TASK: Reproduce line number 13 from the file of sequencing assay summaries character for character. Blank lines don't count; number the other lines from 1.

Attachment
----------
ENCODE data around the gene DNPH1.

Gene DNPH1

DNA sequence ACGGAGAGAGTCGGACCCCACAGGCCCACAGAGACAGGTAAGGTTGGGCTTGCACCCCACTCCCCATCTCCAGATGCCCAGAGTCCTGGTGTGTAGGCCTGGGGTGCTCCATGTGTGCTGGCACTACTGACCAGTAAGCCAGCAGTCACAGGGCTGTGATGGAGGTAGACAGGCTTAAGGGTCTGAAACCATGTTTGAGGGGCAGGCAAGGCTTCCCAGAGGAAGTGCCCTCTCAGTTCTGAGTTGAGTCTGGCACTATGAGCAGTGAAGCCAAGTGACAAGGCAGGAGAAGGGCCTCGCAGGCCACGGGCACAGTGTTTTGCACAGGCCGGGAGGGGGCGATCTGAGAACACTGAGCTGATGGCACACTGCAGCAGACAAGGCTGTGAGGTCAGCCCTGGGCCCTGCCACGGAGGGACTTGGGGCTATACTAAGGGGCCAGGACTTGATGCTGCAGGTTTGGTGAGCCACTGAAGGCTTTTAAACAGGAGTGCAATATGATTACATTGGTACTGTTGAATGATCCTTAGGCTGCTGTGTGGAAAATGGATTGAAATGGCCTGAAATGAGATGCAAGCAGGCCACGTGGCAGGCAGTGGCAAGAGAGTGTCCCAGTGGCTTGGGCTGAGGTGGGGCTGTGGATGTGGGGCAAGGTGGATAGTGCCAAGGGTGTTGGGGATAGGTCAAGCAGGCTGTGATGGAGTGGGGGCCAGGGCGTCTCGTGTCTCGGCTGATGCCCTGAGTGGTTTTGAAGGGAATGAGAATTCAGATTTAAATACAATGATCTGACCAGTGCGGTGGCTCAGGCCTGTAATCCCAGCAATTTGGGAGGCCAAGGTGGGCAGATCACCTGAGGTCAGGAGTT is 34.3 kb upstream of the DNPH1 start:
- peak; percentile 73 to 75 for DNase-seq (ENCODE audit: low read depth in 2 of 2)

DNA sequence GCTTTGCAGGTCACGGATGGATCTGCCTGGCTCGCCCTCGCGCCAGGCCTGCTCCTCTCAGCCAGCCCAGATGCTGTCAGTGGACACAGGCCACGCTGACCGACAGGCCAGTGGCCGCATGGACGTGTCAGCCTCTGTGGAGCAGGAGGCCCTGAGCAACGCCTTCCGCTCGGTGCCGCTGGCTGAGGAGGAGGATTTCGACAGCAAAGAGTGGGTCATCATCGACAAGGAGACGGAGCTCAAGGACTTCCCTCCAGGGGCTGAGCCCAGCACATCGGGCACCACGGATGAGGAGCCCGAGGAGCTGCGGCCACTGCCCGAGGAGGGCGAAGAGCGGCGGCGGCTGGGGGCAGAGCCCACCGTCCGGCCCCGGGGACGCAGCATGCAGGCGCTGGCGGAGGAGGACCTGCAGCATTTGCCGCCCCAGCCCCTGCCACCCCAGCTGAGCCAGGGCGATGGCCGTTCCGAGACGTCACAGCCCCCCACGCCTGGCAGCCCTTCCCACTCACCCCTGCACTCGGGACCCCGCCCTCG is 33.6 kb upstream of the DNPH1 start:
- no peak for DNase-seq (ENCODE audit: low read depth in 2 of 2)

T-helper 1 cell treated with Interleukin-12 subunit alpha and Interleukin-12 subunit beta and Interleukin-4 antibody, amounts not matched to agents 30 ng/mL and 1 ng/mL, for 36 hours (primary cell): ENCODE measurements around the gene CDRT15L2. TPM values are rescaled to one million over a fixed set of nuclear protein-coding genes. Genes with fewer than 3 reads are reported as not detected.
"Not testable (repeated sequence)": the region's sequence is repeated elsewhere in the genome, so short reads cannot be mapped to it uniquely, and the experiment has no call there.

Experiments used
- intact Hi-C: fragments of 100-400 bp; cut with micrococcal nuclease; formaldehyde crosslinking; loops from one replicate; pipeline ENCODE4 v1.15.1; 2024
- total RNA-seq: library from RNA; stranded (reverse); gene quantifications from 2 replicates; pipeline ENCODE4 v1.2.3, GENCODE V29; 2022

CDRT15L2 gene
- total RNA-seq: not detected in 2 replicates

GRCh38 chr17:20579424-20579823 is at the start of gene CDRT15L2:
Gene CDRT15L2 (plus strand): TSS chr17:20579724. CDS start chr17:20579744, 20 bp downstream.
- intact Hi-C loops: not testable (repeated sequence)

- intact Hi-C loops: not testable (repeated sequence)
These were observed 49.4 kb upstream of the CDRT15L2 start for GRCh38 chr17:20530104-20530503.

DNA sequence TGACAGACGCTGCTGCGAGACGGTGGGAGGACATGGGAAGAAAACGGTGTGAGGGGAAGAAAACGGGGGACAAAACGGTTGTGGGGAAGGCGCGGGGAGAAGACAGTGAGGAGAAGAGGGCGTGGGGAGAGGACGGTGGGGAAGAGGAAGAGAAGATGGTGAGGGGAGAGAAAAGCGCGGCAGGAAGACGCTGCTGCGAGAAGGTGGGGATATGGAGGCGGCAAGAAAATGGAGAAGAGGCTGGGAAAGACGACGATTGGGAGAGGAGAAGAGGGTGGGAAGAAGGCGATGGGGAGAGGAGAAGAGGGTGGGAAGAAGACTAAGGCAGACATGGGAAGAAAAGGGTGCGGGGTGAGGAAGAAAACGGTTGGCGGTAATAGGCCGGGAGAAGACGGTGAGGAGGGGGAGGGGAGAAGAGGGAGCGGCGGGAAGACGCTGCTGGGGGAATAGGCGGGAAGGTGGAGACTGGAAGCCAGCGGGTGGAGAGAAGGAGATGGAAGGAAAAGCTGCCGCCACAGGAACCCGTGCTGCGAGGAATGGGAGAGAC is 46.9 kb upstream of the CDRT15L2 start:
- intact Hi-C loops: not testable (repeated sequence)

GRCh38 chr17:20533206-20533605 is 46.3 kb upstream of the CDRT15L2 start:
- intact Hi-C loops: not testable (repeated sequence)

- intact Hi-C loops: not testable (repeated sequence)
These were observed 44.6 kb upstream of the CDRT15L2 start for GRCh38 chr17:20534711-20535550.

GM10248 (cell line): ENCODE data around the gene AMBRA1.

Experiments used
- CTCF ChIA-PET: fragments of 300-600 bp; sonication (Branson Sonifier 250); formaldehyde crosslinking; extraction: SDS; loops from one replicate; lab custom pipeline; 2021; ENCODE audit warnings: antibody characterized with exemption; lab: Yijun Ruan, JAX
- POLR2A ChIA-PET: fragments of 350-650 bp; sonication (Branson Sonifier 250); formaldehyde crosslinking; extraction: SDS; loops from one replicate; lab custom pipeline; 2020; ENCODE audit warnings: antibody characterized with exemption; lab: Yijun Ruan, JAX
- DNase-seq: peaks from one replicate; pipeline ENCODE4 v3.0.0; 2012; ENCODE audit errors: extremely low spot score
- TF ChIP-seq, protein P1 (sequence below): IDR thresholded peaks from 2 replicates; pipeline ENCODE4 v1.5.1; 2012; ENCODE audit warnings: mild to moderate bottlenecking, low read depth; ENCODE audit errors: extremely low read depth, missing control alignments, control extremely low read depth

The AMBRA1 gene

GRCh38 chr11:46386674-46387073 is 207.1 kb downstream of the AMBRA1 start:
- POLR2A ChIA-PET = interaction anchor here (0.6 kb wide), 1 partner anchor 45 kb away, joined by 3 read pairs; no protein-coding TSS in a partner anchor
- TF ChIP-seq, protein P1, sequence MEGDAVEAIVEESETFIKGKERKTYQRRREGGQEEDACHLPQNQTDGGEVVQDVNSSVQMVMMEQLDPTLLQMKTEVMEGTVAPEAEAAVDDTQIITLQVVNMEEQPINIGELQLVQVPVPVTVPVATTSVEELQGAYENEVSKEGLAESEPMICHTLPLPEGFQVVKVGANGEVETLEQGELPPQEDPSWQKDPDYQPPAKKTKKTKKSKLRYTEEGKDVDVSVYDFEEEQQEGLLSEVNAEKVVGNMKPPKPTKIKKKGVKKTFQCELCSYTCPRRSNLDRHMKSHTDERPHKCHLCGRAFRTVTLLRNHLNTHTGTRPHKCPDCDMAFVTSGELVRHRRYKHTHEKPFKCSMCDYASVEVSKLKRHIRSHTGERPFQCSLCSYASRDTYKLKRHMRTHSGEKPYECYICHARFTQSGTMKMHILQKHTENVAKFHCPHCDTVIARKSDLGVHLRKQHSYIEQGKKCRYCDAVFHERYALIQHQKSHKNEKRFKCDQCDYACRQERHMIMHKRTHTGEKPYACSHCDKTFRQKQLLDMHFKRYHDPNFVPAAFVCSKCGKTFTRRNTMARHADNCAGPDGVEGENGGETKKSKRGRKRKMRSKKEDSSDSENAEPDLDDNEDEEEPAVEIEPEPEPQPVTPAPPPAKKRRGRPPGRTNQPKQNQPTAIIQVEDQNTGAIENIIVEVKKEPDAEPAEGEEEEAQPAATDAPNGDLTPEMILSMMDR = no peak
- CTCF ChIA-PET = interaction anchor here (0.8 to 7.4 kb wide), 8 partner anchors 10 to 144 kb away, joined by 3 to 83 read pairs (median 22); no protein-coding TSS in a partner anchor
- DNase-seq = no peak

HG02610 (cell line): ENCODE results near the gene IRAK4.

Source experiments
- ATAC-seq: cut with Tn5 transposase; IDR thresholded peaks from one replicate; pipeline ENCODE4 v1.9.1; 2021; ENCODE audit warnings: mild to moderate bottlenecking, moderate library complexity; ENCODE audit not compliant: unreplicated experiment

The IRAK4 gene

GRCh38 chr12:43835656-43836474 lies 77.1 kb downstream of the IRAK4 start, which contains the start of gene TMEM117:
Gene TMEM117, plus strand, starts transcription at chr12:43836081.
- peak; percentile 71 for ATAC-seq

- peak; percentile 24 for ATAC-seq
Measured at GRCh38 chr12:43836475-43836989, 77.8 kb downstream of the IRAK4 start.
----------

- total RNA-seq: not detected in 2 replicates